But the constitutional separation of church and state, shaping the ethos of this nation from its very beginning, has given birth to dynamics that make the idea of cultural Catholicism quite difficult. Besides the obvious political and legal limitations, many people interpret “separation of church and state” as “separation of faith and life,” somehow assuming that what happens in church stays in church—or home or in one’s conscience. Being religious, something usually relegated to the realm of the private, does not always have to match our being in public. The more comfortable we become with this arrangement the less relevant religion becomes, thus weakening the social dimensions of our Christian identity.
In the midst of these circumstances, arguing in favor of Catholicism demands more academic and clear articulations of our faith as well as a stronger level of intentionality in naming what we believe. Such exercise often leads to overemphasizing concepts that embody our faith and their accompanying explanations, sometimes at the expense of practices, devotions, and aesthetic expressions. Doing so also requires some level of educational sophistication that can only be sustained with good catechesis. Many U.S. Catholics, especially those with higher levels of education, are already familiar with this way of engaging their faith.
But millions of Catholic immigrants from Latin America and the Spanish-speaking Caribbean, as well as Catholics from other parts of the world, come from contexts where Catholicism is rather caught, lived, and breathed more than argued, explained, and defended. I am one of them. We benefited from a Catholicism that is unapologetically public and dynamically communal rather than one driven by individual choice and often relegated to the realm of the private.
We are witnessing the encounter of a large body of Christians shaped by cultural Catholicism with another that exhibits the main characteristics of nominal Catholicism (i.e., emphasis on membership, as indicated earlier). Of course, this encounter did not start yesterday. We have been engaged in it for centuries, although with the growing number of immigrant Catholics in recent decades it has become more evident now. These two ways of being Catholic are not mutually opposite. On the contrary, they complement one another in many ways. Both have much to teach one another, and both must find a home in our faith communities.
Catholics who became conscious of our faith in “Catholic incubators” or the realm of cultural Catholicism find ourselves challenged within a society like the United States where Catholics are neither the majority of the population nor have the support of social structures to pass on the faith. We cannot take Catholicism for granted.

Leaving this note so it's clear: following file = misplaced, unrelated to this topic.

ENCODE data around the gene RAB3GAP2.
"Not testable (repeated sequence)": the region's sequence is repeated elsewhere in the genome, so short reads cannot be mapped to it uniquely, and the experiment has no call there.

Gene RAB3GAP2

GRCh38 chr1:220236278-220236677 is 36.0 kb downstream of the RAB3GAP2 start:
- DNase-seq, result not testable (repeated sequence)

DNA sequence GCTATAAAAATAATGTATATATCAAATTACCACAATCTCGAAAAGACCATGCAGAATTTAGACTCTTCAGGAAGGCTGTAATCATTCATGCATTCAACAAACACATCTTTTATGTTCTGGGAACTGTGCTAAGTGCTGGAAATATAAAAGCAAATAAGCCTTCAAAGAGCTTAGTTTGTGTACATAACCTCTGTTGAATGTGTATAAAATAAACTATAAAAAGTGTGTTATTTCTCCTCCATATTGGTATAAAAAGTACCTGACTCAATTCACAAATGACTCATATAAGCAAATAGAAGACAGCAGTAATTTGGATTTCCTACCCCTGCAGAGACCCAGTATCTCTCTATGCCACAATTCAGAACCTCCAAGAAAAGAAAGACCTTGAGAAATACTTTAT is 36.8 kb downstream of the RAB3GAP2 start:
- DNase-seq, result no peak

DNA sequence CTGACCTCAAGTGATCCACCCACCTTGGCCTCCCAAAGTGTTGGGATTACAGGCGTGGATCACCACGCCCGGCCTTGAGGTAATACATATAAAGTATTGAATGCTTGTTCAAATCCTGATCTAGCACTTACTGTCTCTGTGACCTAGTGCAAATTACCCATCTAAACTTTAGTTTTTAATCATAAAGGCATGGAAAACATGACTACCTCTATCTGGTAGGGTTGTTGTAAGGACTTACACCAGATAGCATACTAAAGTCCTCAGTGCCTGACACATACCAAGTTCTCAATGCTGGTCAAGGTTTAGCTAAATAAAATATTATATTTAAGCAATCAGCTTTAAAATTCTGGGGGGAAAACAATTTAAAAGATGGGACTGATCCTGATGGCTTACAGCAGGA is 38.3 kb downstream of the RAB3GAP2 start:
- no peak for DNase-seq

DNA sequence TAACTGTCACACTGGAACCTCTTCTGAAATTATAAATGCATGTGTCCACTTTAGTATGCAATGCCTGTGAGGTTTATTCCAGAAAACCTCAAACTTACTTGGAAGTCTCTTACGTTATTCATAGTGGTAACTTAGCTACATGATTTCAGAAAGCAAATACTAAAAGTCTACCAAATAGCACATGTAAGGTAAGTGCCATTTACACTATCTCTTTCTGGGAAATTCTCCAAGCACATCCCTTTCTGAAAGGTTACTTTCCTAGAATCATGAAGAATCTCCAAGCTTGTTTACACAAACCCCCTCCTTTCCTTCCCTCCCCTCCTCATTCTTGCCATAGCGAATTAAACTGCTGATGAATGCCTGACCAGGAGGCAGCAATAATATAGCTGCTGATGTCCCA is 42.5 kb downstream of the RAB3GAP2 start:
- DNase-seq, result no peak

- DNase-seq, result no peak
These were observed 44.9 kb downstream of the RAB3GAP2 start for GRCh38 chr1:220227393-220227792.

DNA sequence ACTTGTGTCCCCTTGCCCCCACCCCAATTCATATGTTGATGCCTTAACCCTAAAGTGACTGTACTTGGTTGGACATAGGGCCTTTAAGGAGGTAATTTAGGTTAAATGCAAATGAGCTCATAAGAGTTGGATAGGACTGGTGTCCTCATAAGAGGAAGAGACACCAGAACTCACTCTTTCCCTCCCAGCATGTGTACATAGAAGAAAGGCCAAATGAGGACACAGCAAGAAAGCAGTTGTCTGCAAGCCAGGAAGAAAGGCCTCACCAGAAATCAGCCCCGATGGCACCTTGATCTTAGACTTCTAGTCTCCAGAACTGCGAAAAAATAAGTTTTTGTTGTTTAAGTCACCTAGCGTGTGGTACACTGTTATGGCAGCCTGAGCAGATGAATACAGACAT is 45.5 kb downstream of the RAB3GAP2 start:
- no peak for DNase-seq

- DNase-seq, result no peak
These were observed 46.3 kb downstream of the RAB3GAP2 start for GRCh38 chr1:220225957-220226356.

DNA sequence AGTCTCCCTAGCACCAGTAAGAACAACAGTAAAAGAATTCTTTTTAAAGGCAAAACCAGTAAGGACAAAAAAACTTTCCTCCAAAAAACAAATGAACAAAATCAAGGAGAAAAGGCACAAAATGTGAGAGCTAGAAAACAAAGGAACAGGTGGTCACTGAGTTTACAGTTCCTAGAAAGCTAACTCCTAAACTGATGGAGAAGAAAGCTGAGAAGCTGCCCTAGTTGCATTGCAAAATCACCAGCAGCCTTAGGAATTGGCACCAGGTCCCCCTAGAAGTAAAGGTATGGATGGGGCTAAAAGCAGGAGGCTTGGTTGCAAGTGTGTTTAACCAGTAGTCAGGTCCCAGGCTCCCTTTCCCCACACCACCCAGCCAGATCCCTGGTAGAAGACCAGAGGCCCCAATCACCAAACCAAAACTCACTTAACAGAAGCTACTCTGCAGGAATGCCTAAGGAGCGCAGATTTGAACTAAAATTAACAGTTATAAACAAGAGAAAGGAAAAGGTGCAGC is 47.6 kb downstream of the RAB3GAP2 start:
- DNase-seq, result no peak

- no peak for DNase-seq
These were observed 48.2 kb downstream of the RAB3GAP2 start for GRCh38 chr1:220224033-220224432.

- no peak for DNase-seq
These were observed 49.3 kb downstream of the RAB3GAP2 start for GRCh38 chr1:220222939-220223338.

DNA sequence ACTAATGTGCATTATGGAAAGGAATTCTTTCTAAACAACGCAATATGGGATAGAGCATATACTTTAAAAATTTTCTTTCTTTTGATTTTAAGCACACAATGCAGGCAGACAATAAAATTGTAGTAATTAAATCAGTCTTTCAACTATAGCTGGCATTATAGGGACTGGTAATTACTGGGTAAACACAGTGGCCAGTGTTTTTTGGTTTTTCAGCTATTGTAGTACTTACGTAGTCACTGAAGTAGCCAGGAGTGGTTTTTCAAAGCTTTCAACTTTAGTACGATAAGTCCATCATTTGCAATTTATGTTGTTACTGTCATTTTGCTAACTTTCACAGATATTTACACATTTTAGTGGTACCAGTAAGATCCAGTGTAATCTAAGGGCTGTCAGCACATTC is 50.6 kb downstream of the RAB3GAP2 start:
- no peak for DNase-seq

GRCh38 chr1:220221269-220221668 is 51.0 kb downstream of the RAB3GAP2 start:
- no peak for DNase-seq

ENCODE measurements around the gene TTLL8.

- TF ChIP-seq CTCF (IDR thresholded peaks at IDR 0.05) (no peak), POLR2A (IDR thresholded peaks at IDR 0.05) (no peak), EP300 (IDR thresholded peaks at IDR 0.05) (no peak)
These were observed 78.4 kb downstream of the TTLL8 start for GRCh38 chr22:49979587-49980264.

Cultural Catholicism is a powerful starting point, yet we must be more intentional in naming what we believe and explaining why we believe it, especially when passing on the faith to our U.S.-born children and grandchildren. Hence there is the need for better quality catechesis and evangelization efforts in our faith communities and families. Our cultural Catholicism is a major asset, without a doubt. Our practices, our expressions, and our ways of life must be cultivated and retained as much as possible because they excel in bridging faith and life, the public and the private. This is our contribution to the renewed U.S. Catholic experience being forged in the 21st century.
Catholics who grew up in the United States and are more at home in a culture that demands arguing persuasively about one’s religious values have a double challenge. On the one hand, they must strengthen their commitment to sound catechesis and evangelization, making sure that the Catholic faith is not merely reduced to concepts and rules devoid of devotional practices and expressions that permeate every aspect of their daily lives, privately and publically. On the other hand, they have to embrace the next generation of Catholics, constituted largely by immigrants and their children and grandchildren, and their ways of being Catholic as a gift. This means avoiding the temptation to assume that a rational discourse about the faith is “better” or “more theological” than a popular practice.
It is not about whether a theological argument is better than a devotion, or otherwise. It is about recognizing the need for both to have a fuller picture of what we can be as U.S. Catholics in the rest of this century.
This article also appears in the February 2019 issue of U.S. Catholic (Vol. 84, No. 2, pages 20–21).
Image: Flickr cc via Matthias Buehler